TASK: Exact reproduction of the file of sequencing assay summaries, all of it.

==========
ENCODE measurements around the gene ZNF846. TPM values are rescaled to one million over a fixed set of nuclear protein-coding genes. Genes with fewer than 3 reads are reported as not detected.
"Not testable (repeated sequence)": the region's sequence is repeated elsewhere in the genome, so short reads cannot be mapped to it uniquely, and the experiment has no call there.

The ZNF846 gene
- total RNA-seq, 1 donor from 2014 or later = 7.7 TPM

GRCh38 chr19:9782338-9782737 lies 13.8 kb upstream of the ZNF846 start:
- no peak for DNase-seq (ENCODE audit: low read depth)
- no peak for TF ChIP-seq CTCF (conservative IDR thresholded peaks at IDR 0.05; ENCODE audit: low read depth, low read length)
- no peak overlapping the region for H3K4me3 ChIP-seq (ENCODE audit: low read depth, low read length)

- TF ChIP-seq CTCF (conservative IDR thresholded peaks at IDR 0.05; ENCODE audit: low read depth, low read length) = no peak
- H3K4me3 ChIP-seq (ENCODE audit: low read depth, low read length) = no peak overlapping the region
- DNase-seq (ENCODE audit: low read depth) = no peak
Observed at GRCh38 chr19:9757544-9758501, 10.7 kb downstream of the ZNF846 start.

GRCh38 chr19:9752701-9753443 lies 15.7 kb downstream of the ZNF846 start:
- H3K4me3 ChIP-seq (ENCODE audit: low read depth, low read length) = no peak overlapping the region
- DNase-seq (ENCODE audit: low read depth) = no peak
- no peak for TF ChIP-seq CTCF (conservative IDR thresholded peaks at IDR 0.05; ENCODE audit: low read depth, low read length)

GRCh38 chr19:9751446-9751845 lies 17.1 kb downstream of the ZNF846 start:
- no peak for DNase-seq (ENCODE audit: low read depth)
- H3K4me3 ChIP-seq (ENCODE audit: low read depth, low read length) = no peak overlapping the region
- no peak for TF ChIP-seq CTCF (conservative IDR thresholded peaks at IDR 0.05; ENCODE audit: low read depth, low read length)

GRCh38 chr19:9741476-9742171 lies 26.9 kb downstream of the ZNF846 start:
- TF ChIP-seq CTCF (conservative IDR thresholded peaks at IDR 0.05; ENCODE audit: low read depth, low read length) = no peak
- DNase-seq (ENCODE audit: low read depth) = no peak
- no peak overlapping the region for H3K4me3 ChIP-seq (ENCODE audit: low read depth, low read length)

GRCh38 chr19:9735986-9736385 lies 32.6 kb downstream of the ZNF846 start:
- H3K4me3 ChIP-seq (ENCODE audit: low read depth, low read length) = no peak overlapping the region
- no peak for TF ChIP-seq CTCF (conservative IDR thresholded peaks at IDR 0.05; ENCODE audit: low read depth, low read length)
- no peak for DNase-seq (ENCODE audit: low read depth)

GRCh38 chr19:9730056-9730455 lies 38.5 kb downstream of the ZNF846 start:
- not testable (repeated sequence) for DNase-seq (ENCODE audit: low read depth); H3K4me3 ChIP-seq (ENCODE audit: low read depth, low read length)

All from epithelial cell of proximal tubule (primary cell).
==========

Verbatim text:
ENCODE measurements around the gene ZNF846. TPM values are rescaled to one million over a fixed set of nuclear protein-coding genes. Genes with fewer than 3 reads are reported as not detected.
"Not testable (repeated sequence)": the region's sequence is repeated elsewhere in the genome, so short reads cannot be mapped to it uniquely, and the experiment has no call there.

The ZNF846 gene
- total RNA-seq, 1 donor from 2014 or later = 7.7 TPM

GRCh38 chr19:9782338-9782737 lies 13.8 kb upstream of the ZNF846 start:
- no peak for DNase-seq (ENCODE audit: low read depth)
- no peak for TF ChIP-seq CTCF (conservative IDR thresholded peaks at IDR 0.05; ENCODE audit: low read depth, low read length)
- no peak overlapping the region for H3K4me3 ChIP-seq (ENCODE audit: low read depth, low read length)

- TF ChIP-seq CTCF (conservative IDR thresholded peaks at IDR 0.05; ENCODE audit: low read depth, low read length) = no peak
- H3K4me3 ChIP-seq (ENCODE audit: low read depth, low read length) = no peak overlapping the region
- DNase-seq (ENCODE audit: low read depth) = no peak
Observed at GRCh38 chr19:9757544-9758501, 10.7 kb downstream of the ZNF846 start.

GRCh38 chr19:9752701-9753443 lies 15.7 kb downstream of the ZNF846 start:
- H3K4me3 ChIP-seq (ENCODE audit: low read depth, low read length) = no peak overlapping the region
- DNase-seq (ENCODE audit: low read depth) = no peak
- no peak for TF ChIP-seq CTCF (conservative IDR thresholded peaks at IDR 0.05; ENCODE audit: low read depth, low read length)

GRCh38 chr19:9751446-9751845 lies 17.1 kb downstream of the ZNF846 start:
- no peak for DNase-seq (ENCODE audit: low read depth)
- H3K4me3 ChIP-seq (ENCODE audit: low read depth, low read length) = no peak overlapping the region
- no peak for TF ChIP-seq CTCF (conservative IDR thresholded peaks at IDR 0.05; ENCODE audit: low read depth, low read length)

GRCh38 chr19:9741476-9742171 lies 26.9 kb downstream of the ZNF846 start:
- TF ChIP-seq CTCF (conservative IDR thresholded peaks at IDR 0.05; ENCODE audit: low read depth, low read length) = no peak
- DNase-seq (ENCODE audit: low read depth) = no peak
- no peak overlapping the region for H3K4me3 ChIP-seq (ENCODE audit: low read depth, low read length)

GRCh38 chr19:9735986-9736385 lies 32.6 kb downstream of the ZNF846 start:
- H3K4me3 ChIP-seq (ENCODE audit: low read depth, low read length) = no peak overlapping the region
- no peak for TF ChIP-seq CTCF (conservative IDR thresholded peaks at IDR 0.05; ENCODE audit: low read depth, low read length)
- no peak for DNase-seq (ENCODE audit: low read depth)

GRCh38 chr19:9730056-9730455 lies 38.5 kb downstream of the ZNF846 start:
- not testable (repeated sequence) for DNase-seq (ENCODE audit: low read depth); H3K4me3 ChIP-seq (ENCODE audit: low read depth, low read length)

All from epithelial cell of proximal tubule (primary cell).